Columba lived in the 6th century and had many quarrels with King Dermot.
Back in those days, there were 3 ways to get someone’s book. 1: You buy it. 2: You borrow it. 3: You copy it.
Columba and an unnamed person strike a deal where Columba copies Finnian’s book. When Columba finishes copying it, Finnian says the copy is his. They take the matter to King Dermot, and the King says each Son-Book belongs to the writer, just like the Original. Now this, as you can probably tell, Finnian’s motive was probably to sell the copy, and Columba could’ve been smarter in not trusting him.
The second instance which made Columba hate the king more was when the King hosted a party, and, in everyone’s drunkenness, someone got killed. The General who killed him goes to Columba for assistance. The King is too quick though. The King comes and murders the general.
Columba, angry, goes and gathers followers who go kill the king. And that’s how Columba stopped wanting to kill the king. I think the king deserved to die, but if the king was a bit nicer, I think he would’ve spared the General’s life, therefore unknowingly sparing his too.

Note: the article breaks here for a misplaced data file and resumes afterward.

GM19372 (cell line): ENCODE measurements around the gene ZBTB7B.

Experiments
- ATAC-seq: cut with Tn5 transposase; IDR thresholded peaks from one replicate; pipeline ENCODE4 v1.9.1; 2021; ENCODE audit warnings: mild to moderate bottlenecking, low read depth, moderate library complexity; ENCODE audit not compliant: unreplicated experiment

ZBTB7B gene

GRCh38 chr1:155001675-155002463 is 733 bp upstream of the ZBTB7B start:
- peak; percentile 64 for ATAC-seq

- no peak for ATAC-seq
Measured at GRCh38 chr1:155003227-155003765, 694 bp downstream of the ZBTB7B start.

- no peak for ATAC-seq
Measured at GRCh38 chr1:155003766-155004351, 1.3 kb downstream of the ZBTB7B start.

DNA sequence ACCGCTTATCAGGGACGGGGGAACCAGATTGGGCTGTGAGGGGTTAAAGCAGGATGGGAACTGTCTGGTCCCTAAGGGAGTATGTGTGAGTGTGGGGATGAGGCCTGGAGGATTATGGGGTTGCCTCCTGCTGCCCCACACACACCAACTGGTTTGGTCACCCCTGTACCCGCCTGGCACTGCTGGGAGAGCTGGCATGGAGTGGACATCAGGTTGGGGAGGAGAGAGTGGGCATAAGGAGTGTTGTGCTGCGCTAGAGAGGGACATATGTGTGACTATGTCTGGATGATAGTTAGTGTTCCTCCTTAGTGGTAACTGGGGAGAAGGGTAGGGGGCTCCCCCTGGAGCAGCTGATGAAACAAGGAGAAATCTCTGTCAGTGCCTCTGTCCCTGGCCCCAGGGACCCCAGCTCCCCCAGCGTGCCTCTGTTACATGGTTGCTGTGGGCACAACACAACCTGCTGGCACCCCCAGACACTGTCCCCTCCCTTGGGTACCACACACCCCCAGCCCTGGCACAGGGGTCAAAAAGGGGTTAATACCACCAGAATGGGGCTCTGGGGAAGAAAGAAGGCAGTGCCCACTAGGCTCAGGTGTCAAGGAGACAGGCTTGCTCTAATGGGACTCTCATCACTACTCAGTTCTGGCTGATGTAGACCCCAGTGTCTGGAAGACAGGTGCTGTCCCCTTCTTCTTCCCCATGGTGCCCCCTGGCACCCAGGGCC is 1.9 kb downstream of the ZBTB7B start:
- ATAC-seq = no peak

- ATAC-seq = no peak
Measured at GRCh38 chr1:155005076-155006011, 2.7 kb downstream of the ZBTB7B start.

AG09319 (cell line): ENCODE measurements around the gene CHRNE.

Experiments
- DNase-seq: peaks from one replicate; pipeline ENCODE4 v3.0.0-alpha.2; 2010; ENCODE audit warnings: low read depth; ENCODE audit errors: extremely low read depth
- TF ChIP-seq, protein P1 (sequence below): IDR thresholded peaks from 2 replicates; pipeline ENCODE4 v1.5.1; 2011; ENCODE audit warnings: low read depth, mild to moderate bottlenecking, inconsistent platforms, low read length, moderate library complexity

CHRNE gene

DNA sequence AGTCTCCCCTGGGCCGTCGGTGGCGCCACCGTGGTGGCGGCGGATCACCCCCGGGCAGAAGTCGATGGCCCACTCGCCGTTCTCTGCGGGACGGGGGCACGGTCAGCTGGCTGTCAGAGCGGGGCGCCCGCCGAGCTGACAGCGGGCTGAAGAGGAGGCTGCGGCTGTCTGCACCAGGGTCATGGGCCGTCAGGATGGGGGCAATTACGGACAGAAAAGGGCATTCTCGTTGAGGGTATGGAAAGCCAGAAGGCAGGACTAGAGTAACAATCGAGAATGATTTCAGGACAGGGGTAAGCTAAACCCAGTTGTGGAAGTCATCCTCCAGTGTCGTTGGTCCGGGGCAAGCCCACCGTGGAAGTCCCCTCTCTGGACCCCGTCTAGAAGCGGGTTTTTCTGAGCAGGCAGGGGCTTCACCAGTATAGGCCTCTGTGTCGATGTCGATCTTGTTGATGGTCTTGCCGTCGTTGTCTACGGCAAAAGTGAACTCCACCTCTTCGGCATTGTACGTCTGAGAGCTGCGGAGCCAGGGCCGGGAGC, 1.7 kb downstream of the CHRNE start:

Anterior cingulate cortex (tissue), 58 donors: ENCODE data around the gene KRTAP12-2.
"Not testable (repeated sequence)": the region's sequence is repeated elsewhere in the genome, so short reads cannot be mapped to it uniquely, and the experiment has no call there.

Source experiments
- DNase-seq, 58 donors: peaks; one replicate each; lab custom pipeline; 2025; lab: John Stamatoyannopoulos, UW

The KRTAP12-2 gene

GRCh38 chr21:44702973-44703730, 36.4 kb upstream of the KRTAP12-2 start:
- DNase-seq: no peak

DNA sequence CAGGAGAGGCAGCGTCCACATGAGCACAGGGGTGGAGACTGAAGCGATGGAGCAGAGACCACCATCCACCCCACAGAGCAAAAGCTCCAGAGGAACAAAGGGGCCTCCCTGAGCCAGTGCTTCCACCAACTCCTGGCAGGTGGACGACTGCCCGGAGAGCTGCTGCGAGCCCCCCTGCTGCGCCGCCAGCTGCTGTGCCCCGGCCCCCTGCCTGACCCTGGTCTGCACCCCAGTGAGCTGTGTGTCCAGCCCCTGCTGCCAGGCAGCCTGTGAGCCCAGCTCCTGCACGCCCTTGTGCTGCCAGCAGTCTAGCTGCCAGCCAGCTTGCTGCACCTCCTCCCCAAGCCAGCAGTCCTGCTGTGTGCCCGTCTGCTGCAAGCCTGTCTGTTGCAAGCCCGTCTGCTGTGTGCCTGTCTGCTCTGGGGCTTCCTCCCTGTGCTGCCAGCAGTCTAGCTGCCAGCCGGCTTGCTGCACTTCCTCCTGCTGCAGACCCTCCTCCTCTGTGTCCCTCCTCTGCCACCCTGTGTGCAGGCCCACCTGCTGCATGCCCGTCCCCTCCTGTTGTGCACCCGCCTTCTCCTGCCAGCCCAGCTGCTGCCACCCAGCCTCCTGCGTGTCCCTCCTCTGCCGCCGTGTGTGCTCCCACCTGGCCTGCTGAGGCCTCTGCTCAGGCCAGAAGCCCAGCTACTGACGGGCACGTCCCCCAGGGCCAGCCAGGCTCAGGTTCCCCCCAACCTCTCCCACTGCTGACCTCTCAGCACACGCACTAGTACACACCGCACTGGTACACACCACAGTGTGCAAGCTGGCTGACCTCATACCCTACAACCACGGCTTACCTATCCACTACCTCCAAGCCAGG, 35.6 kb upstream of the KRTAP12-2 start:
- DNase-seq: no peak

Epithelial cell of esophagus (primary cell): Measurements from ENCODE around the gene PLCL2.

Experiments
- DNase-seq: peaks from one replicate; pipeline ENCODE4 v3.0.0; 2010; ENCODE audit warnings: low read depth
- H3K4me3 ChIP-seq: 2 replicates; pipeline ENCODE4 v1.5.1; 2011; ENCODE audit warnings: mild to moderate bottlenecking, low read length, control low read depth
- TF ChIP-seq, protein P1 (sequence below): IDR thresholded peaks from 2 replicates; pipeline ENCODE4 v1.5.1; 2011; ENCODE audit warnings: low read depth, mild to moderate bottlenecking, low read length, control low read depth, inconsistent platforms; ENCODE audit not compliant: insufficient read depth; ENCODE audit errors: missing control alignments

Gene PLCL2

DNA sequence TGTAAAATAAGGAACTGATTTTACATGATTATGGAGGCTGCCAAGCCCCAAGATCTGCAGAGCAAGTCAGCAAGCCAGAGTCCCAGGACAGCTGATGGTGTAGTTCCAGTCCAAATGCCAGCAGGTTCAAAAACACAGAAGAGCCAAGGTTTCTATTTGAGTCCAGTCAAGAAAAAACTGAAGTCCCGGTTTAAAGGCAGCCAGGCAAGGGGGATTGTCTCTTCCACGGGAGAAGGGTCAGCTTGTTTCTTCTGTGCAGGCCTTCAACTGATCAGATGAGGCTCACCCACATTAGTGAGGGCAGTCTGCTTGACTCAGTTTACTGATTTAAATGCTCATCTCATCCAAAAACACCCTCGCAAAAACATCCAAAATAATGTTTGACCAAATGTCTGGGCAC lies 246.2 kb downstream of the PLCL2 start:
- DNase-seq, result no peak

After this, Columba had had enough. He sets sail, and ends up on Iona, an island off the coast of Scotland. Iona becomes a training place for missionaries like Columba. Columba decides to spread the word of God and goes to North Scotland, then inhabited by the Picts. He shares about Christianity with their king, and as you know, people will do what the king says.
Columba spends his life spreading the word, and when he is done, he walks up onto a hill, looks over his farmers and people, goes to his barn, and dies peacefully. And that’s one person who’s lived a very meaningful life. He was buried in a little cemetery where they buried kings, from Ireland, Scotland, and even from Norway.